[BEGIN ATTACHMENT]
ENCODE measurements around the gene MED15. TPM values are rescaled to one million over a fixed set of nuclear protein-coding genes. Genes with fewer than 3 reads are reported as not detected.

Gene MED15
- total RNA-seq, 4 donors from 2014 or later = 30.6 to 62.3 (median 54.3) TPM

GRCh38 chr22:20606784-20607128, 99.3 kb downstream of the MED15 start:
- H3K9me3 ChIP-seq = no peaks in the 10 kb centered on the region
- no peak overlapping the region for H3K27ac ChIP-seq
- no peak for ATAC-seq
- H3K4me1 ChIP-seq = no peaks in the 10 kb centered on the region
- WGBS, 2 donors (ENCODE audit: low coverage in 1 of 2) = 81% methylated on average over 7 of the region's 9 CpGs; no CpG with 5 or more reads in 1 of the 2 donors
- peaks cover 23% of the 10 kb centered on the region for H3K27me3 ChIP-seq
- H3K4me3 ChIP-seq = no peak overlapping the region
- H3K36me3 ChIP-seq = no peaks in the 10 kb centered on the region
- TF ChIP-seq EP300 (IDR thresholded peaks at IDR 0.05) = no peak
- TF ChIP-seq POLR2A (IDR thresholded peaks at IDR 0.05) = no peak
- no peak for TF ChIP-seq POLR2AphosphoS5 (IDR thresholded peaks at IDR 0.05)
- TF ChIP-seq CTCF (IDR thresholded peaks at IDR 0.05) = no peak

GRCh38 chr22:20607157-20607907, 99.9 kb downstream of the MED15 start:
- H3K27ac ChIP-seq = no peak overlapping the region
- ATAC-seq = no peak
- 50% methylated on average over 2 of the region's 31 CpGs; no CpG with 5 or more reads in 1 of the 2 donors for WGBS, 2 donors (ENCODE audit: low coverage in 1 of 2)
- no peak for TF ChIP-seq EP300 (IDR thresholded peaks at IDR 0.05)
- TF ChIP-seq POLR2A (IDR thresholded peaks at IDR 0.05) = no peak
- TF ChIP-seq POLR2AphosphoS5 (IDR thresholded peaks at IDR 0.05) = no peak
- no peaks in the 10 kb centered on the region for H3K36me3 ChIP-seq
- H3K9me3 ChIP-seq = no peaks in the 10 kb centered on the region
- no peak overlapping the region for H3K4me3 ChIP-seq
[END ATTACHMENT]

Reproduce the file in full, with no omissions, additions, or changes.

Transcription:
ENCODE measurements around the gene MED15. TPM values are rescaled to one million over a fixed set of nuclear protein-coding genes. Genes with fewer than 3 reads are reported as not detected.

Gene MED15
- total RNA-seq, 4 donors from 2014 or later = 30.6 to 62.3 (median 54.3) TPM

GRCh38 chr22:20606784-20607128, 99.3 kb downstream of the MED15 start:
- H3K9me3 ChIP-seq = no peaks in the 10 kb centered on the region
- no peak overlapping the region for H3K27ac ChIP-seq
- no peak for ATAC-seq
- H3K4me1 ChIP-seq = no peaks in the 10 kb centered on the region
- WGBS, 2 donors (ENCODE audit: low coverage in 1 of 2) = 81% methylated on average over 7 of the region's 9 CpGs; no CpG with 5 or more reads in 1 of the 2 donors
- peaks cover 23% of the 10 kb centered on the region for H3K27me3 ChIP-seq
- H3K4me3 ChIP-seq = no peak overlapping the region
- H3K36me3 ChIP-seq = no peaks in the 10 kb centered on the region
- TF ChIP-seq EP300 (IDR thresholded peaks at IDR 0.05) = no peak
- TF ChIP-seq POLR2A (IDR thresholded peaks at IDR 0.05) = no peak
- no peak for TF ChIP-seq POLR2AphosphoS5 (IDR thresholded peaks at IDR 0.05)
- TF ChIP-seq CTCF (IDR thresholded peaks at IDR 0.05) = no peak

GRCh38 chr22:20607157-20607907, 99.9 kb downstream of the MED15 start:
- H3K27ac ChIP-seq = no peak overlapping the region
- ATAC-seq = no peak
- 50% methylated on average over 2 of the region's 31 CpGs; no CpG with 5 or more reads in 1 of the 2 donors for WGBS, 2 donors (ENCODE audit: low coverage in 1 of 2)
- no peak for TF ChIP-seq EP300 (IDR thresholded peaks at IDR 0.05)
- TF ChIP-seq POLR2A (IDR thresholded peaks at IDR 0.05) = no peak
- TF ChIP-seq POLR2AphosphoS5 (IDR thresholded peaks at IDR 0.05) = no peak
- no peaks in the 10 kb centered on the region for H3K36me3 ChIP-seq
- H3K9me3 ChIP-seq = no peaks in the 10 kb centered on the region
- no peak overlapping the region for H3K4me3 ChIP-seq